The 2014 annual Syttende Mai Bicycle tour was a great and challenging first biking adventure this year. My town, Westby, takes great pride in its Norwegian heritage. Syttende Mai, Norwegian Constitution Day, is probably the biggest event in Westby all year. The 60k bicycle tour took a scenic, and for me, eye-opening, route on back roads nearing Coon Valley and looping down through Bloomingdale and Avalanche.

A lively group of us gathered on a crisp Saturday morning in May. We started off on a familiar path, going west on Old Line Rd. Soon, we turned north and crossed US-14 and headed out of town into the valley on Spring Coulee Rd. While the valley air was a bit chilly for comfort, this was completely new and exciting territory for me. I noted several fishermen along a beautiful creek but had no idea where I was. Just when I was seriously considering pulling over to take a break, about 15 miles in, a nice little golf course appeared. I soon recognized Snowflake Ski Club’s Olympic-size ski jump, naked without snow cover. Luckily, fellow bicyclists were refueling at the Club House so I could stretch out my sore legs. The rest of the ride crossed WI-27 and followed County P to County S through Bloomingdale and Avalanche until I was sure my legs would never forgive me.

Fast forward to September, I finally returned to that breath-taking valley and was able to explore those fishing spots. This time it was a warm Friday morning, and I started solo along the same route still marked by painted yellow arrows. After zipping down Spring Coulee Road to the valley, I knew I was in the right spot when I passed this sign.


This is Spring Coulee Creek, and the Wisconsin Department of Natural Resources designates this land, right here, as public hunting and fishing grounds. You can find the sign near the road, right next to the creek. In fact, this seems like a pretty good fishing spot with a bridge providing shade for hungry fish on a hot day.


This was just the beginning of the day’s adventure. I got back on the bike and continued down Spring Coulee Road which follows the creek. The road crosses over the creek several more times and I could not help but stop to capture the stunning views.


Then, I came upon the most beautiful scene. Alone, I might have missed its full worth, but this fisherman seemed to know what he was doing.


Even if there are no biting fish, who wouldn’t enjoy hanging out here?


Yet, I did not see any signage designating public fishing grounds. I wondered, was this not private land? It turns out there are rules for this sort of thing found on the Wisconsin DNR website (dnr.wi.gov). Basically, you are not trespassing if you keep your feet wet. This creek is considered navigable water which would make it a public waterway. If you do not leave the bed of the stream, you are not trespassing on private land.


Getting to that stream without crossing private land can sometimes be problematic. Luckily, there are several points along this creek where the landowners have agreed to allow public fishing.


I came across signs of welcome and counsel.


These fishing access points were also accompanied by regulation notices. Note that trout fishing is limited to a season of May through September.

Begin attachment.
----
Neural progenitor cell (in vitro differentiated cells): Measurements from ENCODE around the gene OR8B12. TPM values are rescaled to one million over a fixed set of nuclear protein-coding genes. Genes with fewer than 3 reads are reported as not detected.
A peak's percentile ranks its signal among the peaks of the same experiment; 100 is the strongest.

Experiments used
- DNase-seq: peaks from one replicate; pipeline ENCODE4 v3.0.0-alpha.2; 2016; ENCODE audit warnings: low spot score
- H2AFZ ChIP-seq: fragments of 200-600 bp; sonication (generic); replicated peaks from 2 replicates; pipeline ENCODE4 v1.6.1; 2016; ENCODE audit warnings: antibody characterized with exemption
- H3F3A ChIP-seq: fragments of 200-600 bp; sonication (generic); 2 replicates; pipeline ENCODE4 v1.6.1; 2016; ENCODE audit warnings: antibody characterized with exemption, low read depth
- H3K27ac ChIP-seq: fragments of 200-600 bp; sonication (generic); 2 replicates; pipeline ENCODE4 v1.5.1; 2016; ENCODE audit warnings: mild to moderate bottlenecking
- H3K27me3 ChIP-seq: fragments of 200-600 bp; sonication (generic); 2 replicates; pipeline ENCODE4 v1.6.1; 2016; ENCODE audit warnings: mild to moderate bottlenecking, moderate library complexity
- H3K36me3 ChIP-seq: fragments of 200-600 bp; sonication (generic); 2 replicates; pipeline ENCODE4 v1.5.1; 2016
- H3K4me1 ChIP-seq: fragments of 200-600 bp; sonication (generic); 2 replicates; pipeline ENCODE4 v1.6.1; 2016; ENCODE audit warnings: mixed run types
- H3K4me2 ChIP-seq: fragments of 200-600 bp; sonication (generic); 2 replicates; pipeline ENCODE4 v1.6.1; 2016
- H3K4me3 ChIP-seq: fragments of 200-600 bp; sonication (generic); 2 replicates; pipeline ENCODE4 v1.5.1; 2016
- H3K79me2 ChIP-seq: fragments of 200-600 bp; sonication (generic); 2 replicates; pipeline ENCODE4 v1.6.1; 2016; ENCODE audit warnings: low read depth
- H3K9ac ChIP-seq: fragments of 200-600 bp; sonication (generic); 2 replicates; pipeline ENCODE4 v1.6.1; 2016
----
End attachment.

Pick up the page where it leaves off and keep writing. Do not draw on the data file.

Farther along County P, after the Spring Coulee has joined the Timber Coulee, an access point lured ambitious anglers in with the promise of a 5-fish “Bag limit”. It did come with some risks though.


At the point where Spring Coulee road hits County P, I missed my painted yellow arrow, and went left instead of right. I immediately discovered another DNR Spring Coulee Sign. This one differed from the first in that it called out a “Trout Steam Habitat Improvement Project.”


I continued down County P and found myself hitting US-14 in Coon Valley. I contemplated taking US-14 back to Westby as I did have to eventually get to work that morning. Instead, I turned around to get back on the Syttende Mai route. I’m glad I did because there was so much more to see.


So what was this Habitat Improvement Project? I later submitted my question through the DNR website and promptly received a response from a very helpful representative. He informed that a majority of the habitat improvement work, along several portions of the Spring Coulee Creek, took place in the 1980s. Since then, the DNR has performed maintenance work, particularly after incurring flood damage.

Erosion seems to be the main culprit. Sediment can cover gravel where trout spawn and feed and can also prevent vegetation growth, reducing food availability for fish. To reduce the potential for damage to the stream banks, the projects aim to open up the floodway, by selectively removing trees along the stream corridor, and works to improve the slope and shape of the banks. Habitat improvement also includes installing in-stream structures such as bank riprap, lunkers, rock weirs, rock wing deflectors, boulder retards, cross channel logs and root wads. Many of these help create deep pools for the fish to hang out in and hide from predators.

I also had assumed that the DNR carried out the stocking of streams every spring to guarantee good fishing for the season. However, the DNR rep informed me that there is no stocking of trout into Spring Coulee Creek along with most of the streams in the Coulee Region. “With the proper stream habitat for the trout, along with a wild strain of trout, natural reproduction is more than sufficient to maintain a strong population,” he informed me.


The DNR rep also informed me that anglers who fish for trout in inland waters are required to purchase a fishing license ($20) as well as a Trout Stamp ($10).  Revenue from this Trout Stamp is the major funding source for trout habitat improvement projects.

After discovering another popular fishing spot, I really had to get going. Less picture-taking and more pedaling. I couldn’t help but snap one more.